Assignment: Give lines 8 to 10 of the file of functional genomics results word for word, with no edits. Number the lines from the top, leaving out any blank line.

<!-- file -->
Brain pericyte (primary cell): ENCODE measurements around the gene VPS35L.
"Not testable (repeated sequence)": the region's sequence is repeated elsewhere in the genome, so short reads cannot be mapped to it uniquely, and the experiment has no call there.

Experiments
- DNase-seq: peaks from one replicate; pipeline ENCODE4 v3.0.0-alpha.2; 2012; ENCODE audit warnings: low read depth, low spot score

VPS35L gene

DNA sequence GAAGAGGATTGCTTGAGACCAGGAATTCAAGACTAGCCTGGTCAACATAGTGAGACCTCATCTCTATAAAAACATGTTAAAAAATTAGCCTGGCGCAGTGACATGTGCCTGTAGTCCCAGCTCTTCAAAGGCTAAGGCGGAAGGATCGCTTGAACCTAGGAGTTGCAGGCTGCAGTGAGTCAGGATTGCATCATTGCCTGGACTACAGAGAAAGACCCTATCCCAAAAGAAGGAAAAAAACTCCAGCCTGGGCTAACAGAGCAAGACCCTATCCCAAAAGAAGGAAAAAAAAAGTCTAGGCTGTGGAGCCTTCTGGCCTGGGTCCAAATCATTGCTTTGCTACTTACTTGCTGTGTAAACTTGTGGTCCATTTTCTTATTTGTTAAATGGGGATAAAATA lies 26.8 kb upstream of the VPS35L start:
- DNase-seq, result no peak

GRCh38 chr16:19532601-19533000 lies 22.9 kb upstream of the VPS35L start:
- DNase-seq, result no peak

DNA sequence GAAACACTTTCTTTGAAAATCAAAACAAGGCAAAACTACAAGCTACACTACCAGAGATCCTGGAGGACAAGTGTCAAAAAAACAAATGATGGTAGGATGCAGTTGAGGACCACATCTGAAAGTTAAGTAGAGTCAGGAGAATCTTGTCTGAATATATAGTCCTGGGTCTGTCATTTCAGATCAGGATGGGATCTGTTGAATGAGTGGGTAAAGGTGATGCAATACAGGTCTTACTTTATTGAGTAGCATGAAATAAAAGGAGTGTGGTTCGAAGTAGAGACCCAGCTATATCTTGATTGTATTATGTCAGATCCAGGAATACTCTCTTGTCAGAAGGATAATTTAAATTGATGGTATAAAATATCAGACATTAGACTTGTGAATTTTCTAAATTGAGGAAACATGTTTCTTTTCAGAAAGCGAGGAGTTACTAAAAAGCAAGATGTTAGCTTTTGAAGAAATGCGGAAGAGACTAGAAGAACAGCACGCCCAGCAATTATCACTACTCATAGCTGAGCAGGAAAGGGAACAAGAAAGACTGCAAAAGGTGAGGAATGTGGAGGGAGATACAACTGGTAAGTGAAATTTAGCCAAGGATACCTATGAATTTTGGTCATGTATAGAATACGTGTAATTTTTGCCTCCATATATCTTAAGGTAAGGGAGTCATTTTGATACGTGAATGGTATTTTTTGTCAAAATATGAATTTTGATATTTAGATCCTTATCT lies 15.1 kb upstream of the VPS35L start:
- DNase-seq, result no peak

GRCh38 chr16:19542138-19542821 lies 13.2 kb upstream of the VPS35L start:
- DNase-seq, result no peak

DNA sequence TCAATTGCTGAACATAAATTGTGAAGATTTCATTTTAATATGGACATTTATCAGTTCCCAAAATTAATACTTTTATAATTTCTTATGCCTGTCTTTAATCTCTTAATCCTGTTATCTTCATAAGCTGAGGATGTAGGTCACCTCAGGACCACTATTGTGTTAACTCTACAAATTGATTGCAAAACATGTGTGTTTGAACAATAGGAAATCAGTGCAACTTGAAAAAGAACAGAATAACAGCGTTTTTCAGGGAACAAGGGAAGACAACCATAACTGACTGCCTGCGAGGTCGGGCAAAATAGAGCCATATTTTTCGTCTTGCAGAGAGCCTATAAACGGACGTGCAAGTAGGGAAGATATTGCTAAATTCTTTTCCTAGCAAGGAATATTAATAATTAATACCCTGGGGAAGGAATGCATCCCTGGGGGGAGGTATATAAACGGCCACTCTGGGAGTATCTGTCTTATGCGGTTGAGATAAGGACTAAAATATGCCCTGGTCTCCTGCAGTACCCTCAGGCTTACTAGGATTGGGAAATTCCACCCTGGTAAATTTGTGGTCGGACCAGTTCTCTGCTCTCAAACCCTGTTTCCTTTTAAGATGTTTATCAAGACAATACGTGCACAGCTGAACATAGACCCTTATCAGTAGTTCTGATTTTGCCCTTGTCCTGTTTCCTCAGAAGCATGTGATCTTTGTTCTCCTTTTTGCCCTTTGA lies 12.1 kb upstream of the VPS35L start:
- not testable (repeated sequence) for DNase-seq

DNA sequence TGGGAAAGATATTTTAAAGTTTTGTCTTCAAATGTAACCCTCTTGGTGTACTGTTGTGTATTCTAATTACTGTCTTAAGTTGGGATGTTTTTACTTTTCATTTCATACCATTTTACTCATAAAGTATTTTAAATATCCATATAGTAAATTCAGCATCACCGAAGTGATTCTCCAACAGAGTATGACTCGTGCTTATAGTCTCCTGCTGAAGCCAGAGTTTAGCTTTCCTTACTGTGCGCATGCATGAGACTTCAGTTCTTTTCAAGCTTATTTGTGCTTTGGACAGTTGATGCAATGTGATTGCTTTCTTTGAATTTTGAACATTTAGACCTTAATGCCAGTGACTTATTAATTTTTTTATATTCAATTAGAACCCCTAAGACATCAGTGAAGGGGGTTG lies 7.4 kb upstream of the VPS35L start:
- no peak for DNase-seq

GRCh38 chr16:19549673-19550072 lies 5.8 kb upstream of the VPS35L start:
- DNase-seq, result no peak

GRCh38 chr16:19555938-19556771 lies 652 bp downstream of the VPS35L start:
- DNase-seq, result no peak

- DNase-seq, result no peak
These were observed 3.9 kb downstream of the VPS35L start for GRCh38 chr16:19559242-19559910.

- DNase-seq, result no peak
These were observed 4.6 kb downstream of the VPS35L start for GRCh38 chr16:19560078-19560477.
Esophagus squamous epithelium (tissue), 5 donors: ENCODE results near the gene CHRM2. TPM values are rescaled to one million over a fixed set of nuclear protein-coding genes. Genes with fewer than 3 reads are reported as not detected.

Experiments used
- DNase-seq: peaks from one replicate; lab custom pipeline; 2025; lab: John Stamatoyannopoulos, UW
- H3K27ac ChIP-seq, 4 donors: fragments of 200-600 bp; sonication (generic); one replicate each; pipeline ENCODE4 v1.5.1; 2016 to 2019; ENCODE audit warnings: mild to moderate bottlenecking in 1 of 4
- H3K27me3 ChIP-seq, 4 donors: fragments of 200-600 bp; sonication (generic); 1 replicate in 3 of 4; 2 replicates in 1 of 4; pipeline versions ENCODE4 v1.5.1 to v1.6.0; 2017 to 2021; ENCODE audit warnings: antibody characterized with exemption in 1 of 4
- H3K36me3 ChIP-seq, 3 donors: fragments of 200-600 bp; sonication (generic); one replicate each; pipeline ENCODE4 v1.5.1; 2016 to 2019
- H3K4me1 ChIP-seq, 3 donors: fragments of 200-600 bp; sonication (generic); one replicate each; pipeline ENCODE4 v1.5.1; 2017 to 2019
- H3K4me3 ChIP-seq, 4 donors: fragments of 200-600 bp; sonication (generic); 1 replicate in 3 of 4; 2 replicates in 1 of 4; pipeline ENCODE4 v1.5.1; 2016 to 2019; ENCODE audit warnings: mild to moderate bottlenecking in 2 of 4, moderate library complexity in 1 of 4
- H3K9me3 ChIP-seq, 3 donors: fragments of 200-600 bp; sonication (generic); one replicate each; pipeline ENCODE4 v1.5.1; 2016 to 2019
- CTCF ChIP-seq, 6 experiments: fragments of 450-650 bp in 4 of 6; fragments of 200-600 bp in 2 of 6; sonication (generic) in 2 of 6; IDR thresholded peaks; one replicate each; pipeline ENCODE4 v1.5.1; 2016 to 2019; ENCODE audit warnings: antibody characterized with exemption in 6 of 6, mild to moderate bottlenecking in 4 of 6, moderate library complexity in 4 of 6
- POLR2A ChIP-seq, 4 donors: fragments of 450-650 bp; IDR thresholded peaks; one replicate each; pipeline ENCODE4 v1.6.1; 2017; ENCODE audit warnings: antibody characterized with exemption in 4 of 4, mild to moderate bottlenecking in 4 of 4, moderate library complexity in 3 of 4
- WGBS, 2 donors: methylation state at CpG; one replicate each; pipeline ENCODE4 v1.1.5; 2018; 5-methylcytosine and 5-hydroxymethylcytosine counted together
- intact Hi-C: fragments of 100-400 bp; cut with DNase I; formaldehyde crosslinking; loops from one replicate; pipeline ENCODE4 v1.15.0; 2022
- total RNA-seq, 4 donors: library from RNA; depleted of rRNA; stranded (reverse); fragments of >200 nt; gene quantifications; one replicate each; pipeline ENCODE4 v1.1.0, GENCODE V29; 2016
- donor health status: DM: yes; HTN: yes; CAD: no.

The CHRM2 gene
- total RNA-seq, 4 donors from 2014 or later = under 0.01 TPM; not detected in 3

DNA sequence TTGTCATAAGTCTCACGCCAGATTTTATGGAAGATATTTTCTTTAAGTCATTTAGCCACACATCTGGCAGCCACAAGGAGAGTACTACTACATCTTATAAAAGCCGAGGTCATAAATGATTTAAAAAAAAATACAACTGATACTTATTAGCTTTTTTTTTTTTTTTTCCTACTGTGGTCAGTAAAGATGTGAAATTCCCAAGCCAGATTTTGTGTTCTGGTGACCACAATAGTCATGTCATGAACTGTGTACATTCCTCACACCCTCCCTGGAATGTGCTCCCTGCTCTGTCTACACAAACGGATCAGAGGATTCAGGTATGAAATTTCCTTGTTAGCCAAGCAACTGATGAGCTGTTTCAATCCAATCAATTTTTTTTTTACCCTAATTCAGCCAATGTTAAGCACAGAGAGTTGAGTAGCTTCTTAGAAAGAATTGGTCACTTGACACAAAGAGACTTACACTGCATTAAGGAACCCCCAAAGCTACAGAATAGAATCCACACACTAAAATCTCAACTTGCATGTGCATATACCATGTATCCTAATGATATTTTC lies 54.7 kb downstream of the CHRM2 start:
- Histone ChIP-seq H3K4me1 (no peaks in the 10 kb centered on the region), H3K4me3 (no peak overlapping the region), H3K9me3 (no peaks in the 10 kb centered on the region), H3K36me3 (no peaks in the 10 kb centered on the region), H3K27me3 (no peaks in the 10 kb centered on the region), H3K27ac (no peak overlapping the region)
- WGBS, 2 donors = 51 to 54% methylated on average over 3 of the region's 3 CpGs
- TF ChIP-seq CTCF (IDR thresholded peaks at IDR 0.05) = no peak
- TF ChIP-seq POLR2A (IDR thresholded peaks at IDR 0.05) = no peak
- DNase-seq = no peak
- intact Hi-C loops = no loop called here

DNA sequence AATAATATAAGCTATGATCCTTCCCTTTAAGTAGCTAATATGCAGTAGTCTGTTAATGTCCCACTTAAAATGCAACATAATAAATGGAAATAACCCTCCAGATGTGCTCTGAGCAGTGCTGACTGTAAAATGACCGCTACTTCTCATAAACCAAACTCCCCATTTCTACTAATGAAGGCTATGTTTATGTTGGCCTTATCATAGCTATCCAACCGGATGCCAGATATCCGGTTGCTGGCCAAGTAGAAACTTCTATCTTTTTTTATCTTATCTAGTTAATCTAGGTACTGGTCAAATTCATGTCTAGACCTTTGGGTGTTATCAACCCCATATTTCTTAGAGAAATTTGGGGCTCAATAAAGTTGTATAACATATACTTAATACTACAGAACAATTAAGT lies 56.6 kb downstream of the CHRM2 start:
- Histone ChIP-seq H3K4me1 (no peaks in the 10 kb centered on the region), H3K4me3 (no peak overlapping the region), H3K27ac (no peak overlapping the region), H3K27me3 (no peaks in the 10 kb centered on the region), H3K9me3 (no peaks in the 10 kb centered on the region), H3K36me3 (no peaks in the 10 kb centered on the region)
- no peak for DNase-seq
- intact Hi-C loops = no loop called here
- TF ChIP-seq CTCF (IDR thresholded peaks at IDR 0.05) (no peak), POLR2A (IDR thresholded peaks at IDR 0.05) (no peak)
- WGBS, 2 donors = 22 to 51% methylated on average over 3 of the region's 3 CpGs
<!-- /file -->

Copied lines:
GRCh38 chr16:19532601-19533000 lies 22.9 kb upstream of the VPS35L start:
- DNase-seq, result no peak

DNA sequence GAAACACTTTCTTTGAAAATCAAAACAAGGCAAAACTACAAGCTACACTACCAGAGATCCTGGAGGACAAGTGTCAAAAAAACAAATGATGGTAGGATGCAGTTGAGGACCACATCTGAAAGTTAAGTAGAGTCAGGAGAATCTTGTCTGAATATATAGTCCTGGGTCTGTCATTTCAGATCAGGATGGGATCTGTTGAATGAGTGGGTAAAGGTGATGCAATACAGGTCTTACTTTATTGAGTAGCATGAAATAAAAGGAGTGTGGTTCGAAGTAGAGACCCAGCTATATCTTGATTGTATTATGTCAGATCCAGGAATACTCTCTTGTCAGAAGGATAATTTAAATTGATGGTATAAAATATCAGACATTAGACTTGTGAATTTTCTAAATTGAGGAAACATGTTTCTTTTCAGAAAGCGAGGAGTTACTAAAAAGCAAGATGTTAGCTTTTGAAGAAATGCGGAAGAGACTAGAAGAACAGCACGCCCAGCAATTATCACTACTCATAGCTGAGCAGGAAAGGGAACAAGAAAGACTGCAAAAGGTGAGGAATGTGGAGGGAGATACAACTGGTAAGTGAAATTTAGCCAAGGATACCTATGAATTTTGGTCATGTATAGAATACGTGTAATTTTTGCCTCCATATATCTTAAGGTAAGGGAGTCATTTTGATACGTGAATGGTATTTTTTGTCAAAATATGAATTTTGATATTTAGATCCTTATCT lies 15.1 kb upstream of the VPS35L start: